Doc Rivers was right: Bill Simmons is an idiot

June 29, 2013

Bill Simmons is loved by the East Coast media establishment. His rise from fan blogger to ABC/ESPN NBA analyst is an inspiration to some independent journalists. A distinct characteristic of Simmons NBA “analysis” is his unabashed love for the Boston Celtics. Simmons’ blatant cheering for the Celtics is viewed with humor by his ESPN colleagues. Most of the rest of America finds it nauseating.

Thursday night during the 2013 NBA Draft, Simmons allowed his blind passion for the C’s to make him lose all sense of professionalism. Simmons repeatedly suggested, before finally openly asserting, that former Boston coach Doc Rivers “quit on the Celtics.”

Simmons came across as whiny and bitter whenever the subject came up…or whenever he chose to bring it up out of nowhere. His overall mood eventually worsened over the course of the evening as it was confirmed the Celtics, in full rebuilding mode, had traded Kevin Garnett, Paul Pierce, and Jason Terry to the Brooklyn Nets, primarily for expiring contracts and draft picks.

In the world of BS the fan writer, character-maligning statements are par for the course and I doubt he thought twice about saying what he did. Indeed such insults are often easier to disguise in print, as nobody really knows whether you are being sarcastic or intentionally engaging in hyperbole.

Yet to bluntly say the same thing during an ESPN broadcast is different. The bitterness and hurt was written all over Simmons’ face as he essentially called Doc Rivers a traitor and a hypocrite for leaving his precious team. I thought for a moment he was going to cry.

Then there was that wonderful Doc Rivers interview. Yes Bill, sometimes the people you rip actually get to come right back at you. Apparently, many of Bill’s journalist comrades found it “awkward” and “uncomfortable” when Rivers, responding to Simmons’ statement about his quitting on the Celtics, stated, “I would call him an idiot but I’m too classy for that.” I found it HILARIOUS.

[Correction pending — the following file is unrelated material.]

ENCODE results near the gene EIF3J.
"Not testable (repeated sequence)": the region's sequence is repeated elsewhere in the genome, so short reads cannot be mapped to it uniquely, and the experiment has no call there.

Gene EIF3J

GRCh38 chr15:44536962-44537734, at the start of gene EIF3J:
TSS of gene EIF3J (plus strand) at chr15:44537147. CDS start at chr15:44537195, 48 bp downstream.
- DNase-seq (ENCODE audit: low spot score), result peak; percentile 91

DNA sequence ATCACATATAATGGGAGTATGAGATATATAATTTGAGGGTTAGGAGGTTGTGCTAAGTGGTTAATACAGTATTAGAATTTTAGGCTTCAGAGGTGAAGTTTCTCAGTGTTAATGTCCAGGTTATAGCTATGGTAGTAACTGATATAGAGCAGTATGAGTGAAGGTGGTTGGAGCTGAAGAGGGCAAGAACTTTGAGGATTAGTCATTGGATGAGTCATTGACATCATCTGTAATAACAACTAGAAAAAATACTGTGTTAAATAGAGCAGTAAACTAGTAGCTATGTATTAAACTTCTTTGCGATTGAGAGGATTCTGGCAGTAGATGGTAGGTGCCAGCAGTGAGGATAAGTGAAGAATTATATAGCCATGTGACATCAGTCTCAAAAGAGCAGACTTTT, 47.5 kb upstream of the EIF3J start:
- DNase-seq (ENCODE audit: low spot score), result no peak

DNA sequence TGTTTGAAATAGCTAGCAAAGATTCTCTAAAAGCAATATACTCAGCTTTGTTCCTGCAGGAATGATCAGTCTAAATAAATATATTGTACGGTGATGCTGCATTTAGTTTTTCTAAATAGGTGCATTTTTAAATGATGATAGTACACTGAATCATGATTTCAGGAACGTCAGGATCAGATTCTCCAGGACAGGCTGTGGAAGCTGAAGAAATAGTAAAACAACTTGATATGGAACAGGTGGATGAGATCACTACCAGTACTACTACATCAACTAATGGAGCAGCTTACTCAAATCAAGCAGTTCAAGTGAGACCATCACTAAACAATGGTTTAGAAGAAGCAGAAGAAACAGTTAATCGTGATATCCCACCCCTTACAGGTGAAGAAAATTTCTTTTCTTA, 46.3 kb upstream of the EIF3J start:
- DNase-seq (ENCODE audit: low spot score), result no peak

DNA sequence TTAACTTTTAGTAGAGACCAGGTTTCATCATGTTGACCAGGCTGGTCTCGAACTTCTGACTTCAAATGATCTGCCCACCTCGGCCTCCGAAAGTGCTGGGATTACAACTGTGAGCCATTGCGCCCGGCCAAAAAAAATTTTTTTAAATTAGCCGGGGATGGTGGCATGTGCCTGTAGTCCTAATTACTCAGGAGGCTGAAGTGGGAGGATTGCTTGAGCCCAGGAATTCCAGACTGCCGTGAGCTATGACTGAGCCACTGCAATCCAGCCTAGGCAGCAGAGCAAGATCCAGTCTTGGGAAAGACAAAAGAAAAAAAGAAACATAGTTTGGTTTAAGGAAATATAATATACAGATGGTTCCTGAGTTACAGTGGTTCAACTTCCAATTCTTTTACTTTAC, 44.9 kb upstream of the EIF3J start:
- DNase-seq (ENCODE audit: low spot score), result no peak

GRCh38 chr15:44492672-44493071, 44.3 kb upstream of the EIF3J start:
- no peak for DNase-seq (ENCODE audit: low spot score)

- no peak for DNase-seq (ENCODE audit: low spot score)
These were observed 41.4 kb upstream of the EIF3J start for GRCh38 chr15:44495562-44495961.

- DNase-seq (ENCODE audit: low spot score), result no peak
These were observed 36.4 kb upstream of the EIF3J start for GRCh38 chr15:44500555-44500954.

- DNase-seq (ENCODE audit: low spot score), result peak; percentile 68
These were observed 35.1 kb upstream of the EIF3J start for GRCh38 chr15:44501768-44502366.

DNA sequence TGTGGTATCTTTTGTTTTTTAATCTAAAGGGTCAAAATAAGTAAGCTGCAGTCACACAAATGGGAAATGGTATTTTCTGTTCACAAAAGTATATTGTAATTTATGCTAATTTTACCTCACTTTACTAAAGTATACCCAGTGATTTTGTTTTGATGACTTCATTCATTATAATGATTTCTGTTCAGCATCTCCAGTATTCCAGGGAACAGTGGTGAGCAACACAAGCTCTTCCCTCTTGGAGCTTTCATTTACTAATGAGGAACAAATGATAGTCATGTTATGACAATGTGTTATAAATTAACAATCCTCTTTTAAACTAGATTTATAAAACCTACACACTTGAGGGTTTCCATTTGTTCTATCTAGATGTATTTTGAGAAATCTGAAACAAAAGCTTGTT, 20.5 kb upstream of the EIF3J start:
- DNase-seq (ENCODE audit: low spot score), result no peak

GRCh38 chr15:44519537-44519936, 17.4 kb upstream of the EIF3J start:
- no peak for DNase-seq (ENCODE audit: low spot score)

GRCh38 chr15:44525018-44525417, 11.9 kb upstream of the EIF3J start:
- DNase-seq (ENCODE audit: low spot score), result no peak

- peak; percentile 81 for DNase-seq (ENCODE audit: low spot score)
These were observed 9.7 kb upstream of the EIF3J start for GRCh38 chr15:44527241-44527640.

Simmons, in a rambling response, accused Rivers of changing his story and suggested that Rivers had not been telling the truth:
"The truth keeps changing. I mean he's given different quotes about this. He didn't know. He did know. He kinda knew. He wanted the trade to happen. He was coming back. He needed a year off. When he sticks to a story, I'll believe the truth…Just own it. Just admit what you did. The writing was on the wall. The Celtics want to rebuild. You don't want to be a part of it. You want to go to the Clippers and it happened. Just own what you did."

Why was Simmons so interested in prosecuting Rivers for agreeing to be traded from his beloved Celtics for a first round pick?

One possibility is that anyone who is agreeable to leaving the Celtics is, on some level, a traitor to Simmons. Another thought is that Simmons is simply continuing his longtime dislike for Doc Rivers and used this situation as an opportunity to make Doc the villain. Yet another idea is that, as a stooge for the Celtics organization, Simmons is part of the team’s concerted public relations effort to make Rivers take some of the hit for the Celtics own reckless desire to rebuild.

Part of the conflict between Rivers and Simmons is about what it means to “quit” on a team. Rivers likely holds the view that “quitting” on a team means you stop trying to improve that team. In his mind, he never stopped doing that even to the point of making sure the Celtics received compensation for losing him.

Simmons clearly holds the strict view, at least when it comes to employees of his beloved Boston Celtics, that any decision not to work through the end of your contract is “quitting” on the team. Thus, Rivers is guilty of quitting on the team no matter if he took the year off, went into broadcasting, or forced himself into being traded to another team.

Despite what Simmons suggested about Rivers changing his story and the truth having still not come out, the essential facts have all come out in this scenario, and they do not support the idea that Rivers quit on the Celtics.